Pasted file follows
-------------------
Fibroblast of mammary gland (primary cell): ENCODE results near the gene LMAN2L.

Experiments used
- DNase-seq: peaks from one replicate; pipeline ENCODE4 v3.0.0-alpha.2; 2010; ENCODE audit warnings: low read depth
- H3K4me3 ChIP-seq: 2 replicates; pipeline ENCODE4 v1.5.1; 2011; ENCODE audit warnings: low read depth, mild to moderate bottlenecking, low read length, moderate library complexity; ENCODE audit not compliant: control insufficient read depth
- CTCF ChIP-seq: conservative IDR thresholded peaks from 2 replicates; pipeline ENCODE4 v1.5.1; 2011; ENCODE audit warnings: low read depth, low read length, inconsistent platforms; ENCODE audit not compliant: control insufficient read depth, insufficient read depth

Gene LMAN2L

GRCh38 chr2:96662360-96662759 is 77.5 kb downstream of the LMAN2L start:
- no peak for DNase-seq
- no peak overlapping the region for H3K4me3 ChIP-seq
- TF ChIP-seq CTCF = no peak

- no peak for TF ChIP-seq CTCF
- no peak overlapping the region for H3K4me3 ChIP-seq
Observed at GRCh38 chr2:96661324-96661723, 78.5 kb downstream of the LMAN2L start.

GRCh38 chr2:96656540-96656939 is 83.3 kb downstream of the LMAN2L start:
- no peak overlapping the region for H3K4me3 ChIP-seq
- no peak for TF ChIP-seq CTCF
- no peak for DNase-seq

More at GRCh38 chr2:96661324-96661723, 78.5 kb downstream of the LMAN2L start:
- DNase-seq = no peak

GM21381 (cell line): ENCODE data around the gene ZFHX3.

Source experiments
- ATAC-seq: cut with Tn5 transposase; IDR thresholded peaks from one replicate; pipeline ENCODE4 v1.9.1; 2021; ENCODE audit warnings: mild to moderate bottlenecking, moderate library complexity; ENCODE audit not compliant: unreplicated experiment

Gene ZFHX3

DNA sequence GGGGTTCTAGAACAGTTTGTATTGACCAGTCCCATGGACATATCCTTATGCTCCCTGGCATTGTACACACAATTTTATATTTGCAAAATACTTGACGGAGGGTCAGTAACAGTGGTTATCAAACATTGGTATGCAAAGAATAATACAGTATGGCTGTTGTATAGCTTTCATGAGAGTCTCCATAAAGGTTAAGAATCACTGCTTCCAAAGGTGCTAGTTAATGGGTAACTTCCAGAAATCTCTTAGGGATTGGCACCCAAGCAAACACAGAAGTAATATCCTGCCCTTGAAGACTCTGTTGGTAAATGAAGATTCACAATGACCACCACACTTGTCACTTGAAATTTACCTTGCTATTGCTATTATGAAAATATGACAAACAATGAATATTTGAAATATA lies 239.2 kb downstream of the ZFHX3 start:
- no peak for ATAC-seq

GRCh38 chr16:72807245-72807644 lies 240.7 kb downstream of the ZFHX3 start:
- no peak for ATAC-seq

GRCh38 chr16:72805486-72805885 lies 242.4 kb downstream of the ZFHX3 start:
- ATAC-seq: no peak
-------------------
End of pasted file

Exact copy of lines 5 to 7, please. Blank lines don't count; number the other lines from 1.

- CTCF ChIP-seq: conservative IDR thresholded peaks from 2 replicates; pipeline ENCODE4 v1.5.1; 2011; ENCODE audit warnings: low read depth, low read length, inconsistent platforms; ENCODE audit not compliant: control insufficient read depth, insufficient read depth

Gene LMAN2L

GRCh38 chr2:96662360-96662759 is 77.5 kb downstream of the LMAN2L start: